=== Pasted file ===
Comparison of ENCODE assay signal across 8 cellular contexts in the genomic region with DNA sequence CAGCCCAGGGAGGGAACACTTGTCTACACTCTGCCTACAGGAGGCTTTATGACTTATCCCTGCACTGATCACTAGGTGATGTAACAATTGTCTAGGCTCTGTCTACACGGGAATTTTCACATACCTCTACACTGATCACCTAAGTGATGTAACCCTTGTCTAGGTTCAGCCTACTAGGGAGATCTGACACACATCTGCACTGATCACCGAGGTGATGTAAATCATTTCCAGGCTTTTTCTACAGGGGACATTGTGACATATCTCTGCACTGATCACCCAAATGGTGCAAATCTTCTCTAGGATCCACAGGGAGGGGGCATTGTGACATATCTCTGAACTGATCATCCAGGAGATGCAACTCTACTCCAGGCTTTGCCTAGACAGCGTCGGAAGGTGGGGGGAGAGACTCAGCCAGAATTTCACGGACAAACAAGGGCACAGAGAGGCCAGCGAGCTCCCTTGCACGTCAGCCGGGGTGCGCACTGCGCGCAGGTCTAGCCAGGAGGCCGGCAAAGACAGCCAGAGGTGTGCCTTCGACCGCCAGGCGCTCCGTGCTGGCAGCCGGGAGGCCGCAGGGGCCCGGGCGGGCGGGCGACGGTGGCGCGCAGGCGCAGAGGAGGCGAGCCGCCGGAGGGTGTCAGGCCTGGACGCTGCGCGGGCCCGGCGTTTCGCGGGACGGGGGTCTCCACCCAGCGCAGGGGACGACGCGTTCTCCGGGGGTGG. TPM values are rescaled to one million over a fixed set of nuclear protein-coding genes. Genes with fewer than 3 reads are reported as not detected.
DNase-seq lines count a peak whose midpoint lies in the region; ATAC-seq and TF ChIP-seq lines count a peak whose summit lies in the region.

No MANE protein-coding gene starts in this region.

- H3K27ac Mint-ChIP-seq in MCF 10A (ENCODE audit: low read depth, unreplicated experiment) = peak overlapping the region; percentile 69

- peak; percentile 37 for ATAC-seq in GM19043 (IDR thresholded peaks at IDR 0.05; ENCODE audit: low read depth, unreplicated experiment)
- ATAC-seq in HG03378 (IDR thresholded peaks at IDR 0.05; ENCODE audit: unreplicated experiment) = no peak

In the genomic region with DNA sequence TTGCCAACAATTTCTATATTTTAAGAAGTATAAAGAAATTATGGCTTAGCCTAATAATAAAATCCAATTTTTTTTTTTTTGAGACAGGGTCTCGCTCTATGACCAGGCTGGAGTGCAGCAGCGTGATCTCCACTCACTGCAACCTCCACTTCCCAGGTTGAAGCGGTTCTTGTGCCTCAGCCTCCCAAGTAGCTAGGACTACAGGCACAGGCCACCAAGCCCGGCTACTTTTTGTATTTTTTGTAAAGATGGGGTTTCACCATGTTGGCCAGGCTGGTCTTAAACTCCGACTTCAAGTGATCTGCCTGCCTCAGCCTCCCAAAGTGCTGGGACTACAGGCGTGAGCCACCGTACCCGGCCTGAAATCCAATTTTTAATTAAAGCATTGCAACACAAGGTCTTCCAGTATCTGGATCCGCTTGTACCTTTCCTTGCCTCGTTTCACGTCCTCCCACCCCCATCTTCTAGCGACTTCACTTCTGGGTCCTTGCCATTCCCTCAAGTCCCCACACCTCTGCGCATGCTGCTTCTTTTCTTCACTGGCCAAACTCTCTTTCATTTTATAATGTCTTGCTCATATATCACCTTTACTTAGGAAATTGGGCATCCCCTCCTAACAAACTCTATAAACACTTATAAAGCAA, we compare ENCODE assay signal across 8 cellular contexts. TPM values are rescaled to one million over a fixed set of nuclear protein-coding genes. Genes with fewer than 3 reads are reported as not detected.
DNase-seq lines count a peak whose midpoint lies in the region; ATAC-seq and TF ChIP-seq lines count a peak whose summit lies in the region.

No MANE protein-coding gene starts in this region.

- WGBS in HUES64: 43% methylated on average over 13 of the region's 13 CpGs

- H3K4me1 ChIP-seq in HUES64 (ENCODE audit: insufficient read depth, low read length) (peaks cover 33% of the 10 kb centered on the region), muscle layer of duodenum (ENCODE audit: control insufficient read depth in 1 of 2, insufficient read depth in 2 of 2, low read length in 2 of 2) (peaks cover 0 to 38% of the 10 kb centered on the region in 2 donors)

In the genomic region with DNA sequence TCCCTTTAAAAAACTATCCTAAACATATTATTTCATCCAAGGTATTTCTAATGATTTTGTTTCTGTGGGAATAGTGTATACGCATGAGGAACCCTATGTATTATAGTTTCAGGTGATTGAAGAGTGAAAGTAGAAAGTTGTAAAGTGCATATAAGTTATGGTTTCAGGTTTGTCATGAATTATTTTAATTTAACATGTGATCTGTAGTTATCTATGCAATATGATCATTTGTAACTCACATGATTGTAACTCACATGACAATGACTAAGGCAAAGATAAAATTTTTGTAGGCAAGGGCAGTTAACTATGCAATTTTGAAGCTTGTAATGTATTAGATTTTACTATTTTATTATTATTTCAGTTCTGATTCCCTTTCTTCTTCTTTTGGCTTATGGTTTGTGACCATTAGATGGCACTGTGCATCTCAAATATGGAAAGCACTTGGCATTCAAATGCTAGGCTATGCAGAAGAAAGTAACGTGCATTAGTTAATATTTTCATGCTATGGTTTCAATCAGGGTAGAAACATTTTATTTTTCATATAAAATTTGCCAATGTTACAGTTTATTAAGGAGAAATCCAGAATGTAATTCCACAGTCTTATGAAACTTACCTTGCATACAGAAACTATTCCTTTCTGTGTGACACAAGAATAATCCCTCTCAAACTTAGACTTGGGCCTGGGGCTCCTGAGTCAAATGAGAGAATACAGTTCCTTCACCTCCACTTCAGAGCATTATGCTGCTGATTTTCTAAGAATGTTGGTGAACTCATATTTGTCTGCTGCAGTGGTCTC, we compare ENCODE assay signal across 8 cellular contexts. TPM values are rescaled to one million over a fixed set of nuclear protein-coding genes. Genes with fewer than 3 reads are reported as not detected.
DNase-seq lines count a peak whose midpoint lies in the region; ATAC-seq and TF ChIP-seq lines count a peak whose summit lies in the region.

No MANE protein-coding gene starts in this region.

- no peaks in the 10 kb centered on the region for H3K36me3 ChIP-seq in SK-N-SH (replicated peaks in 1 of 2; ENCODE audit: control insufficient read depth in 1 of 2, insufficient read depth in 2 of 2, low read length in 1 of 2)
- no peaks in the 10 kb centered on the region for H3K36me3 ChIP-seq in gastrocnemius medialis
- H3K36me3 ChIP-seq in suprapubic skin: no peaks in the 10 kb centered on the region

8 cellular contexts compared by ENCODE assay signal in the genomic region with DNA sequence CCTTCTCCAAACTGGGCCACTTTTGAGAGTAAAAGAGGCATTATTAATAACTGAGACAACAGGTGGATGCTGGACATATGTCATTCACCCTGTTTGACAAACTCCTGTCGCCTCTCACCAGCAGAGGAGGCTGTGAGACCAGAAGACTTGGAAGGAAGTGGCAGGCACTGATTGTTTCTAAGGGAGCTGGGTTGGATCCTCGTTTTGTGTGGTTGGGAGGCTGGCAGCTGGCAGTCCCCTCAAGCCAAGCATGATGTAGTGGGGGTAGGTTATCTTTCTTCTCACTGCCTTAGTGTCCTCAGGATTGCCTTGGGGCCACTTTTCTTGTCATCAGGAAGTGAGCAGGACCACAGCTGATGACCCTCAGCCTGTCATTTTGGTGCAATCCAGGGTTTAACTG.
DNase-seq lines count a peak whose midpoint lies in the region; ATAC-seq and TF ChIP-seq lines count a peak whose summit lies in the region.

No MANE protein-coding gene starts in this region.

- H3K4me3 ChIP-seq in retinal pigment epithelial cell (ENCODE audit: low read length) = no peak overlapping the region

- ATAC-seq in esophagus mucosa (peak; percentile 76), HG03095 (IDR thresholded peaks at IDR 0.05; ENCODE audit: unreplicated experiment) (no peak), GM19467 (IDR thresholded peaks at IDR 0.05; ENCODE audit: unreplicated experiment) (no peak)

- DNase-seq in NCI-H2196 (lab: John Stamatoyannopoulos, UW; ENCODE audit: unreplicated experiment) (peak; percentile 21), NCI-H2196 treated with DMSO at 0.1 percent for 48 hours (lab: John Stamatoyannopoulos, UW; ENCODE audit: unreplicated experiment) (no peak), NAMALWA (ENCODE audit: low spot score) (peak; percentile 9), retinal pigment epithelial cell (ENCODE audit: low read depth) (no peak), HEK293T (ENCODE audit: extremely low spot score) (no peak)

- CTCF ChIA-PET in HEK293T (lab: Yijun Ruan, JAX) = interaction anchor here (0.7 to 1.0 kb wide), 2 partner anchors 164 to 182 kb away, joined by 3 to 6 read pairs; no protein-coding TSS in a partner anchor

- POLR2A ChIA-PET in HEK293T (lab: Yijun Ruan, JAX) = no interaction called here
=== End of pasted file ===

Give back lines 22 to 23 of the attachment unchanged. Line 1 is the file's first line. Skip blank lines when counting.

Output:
- ATAC-seq in esophagus mucosa (peak; percentile 76), HG03095 (IDR thresholded peaks at IDR 0.05; ENCODE audit: unreplicated experiment) (no peak), GM19467 (IDR thresholded peaks at IDR 0.05; ENCODE audit: unreplicated experiment) (no peak)

- DNase-seq in NCI-H2196 (lab: John Stamatoyannopoulos, UW; ENCODE audit: unreplicated experiment) (peak; percentile 21), NCI-H2196 treated with DMSO at 0.1 percent for 48 hours (lab: John Stamatoyannopoulos, UW; ENCODE audit: unreplicated experiment) (no peak), NAMALWA (ENCODE audit: low spot score) (peak; percentile 9), retinal pigment epithelial cell (ENCODE audit: low read depth) (no peak), HEK293T (ENCODE audit: extremely low spot score) (no peak)